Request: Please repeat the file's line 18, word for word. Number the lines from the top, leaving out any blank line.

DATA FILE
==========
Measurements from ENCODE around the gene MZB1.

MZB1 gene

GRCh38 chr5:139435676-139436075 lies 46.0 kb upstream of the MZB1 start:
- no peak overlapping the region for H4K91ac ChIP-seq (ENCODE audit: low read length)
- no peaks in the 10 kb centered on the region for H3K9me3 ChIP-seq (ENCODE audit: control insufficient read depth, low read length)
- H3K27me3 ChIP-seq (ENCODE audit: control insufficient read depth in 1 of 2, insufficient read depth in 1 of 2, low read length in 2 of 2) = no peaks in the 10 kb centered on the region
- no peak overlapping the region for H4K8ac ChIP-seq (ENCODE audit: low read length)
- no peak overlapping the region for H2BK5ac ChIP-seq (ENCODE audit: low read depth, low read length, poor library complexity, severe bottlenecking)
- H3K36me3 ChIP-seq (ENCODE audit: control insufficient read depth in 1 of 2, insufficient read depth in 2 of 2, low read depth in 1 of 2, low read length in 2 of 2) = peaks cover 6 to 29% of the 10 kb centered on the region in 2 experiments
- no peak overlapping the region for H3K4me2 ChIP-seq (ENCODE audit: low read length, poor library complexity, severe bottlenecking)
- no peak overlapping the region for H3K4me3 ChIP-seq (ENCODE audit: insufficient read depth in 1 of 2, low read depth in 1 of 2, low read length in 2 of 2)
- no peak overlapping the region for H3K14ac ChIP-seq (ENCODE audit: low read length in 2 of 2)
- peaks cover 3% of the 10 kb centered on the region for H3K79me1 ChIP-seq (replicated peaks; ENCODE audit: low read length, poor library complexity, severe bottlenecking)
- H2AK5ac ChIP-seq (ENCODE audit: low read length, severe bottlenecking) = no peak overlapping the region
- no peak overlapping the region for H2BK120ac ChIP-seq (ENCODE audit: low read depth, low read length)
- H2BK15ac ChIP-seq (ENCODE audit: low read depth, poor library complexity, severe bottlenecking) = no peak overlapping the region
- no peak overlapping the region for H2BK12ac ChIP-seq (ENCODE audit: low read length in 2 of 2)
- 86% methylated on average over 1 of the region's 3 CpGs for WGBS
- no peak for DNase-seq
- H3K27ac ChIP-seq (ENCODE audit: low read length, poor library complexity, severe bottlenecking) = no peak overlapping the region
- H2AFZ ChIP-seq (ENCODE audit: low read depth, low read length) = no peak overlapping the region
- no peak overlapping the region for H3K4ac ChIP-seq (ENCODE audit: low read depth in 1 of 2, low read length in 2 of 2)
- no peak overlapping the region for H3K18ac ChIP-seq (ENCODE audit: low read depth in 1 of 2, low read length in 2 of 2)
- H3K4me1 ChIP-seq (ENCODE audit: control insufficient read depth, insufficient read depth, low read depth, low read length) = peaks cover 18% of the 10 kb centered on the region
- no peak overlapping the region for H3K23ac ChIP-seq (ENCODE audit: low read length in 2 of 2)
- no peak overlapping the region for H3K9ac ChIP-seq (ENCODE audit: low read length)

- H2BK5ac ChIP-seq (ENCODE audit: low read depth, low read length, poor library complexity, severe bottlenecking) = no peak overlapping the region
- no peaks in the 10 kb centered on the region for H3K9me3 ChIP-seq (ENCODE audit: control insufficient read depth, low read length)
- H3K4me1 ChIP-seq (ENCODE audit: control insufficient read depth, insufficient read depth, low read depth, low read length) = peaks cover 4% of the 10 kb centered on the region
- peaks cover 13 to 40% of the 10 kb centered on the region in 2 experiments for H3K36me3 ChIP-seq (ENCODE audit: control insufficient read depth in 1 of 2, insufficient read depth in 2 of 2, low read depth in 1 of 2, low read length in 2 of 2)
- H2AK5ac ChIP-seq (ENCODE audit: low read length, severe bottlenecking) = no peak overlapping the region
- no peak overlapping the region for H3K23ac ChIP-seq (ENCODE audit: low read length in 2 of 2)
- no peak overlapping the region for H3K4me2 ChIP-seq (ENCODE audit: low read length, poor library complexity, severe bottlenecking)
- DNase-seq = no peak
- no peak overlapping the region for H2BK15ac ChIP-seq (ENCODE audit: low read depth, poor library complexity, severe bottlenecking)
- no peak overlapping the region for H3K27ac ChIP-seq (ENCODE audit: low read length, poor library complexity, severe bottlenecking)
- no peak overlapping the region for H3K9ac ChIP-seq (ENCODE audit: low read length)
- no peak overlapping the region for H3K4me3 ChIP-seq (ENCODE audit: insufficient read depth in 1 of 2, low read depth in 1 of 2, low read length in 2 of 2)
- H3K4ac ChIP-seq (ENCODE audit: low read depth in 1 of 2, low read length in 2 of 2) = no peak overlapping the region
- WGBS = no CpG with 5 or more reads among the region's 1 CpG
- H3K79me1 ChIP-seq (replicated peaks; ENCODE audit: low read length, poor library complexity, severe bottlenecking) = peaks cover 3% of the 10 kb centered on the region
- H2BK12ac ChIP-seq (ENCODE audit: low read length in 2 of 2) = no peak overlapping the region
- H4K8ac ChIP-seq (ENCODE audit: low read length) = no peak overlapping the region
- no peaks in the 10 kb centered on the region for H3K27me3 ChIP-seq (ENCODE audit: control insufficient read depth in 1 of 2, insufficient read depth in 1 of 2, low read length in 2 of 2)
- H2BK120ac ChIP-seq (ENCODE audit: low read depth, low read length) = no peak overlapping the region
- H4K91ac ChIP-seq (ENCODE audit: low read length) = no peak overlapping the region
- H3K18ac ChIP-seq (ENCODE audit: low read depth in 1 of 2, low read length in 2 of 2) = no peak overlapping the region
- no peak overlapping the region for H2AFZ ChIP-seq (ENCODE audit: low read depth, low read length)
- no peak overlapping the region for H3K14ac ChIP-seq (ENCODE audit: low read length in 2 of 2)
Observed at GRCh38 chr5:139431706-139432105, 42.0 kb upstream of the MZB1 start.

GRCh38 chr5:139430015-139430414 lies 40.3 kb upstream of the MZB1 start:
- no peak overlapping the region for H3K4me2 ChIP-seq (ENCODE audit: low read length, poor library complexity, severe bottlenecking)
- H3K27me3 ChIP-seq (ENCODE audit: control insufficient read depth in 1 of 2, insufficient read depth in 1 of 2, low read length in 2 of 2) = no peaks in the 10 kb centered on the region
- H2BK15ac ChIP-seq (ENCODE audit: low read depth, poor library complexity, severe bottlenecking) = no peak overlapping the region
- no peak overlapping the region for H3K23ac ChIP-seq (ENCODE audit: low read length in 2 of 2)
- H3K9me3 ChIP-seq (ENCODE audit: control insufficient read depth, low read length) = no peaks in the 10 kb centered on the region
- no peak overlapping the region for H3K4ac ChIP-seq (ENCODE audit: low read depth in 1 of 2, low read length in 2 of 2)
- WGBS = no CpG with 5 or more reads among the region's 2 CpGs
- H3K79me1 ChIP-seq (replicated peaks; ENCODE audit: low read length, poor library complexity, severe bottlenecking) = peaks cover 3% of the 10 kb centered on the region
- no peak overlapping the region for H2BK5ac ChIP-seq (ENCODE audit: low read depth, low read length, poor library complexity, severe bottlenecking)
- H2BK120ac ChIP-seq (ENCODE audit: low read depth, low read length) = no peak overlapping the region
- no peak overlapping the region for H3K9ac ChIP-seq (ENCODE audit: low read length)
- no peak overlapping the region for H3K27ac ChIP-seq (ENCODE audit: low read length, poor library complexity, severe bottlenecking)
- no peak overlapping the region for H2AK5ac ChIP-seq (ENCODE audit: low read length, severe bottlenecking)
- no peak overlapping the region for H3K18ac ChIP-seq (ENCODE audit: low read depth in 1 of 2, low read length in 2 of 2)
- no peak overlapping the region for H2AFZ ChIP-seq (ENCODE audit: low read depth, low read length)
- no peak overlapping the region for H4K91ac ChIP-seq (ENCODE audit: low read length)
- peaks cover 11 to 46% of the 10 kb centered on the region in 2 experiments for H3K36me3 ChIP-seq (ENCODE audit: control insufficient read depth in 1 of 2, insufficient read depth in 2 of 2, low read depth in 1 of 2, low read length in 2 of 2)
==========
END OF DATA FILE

- 86% methylated on average over 1 of the region's 3 CpGs for WGBS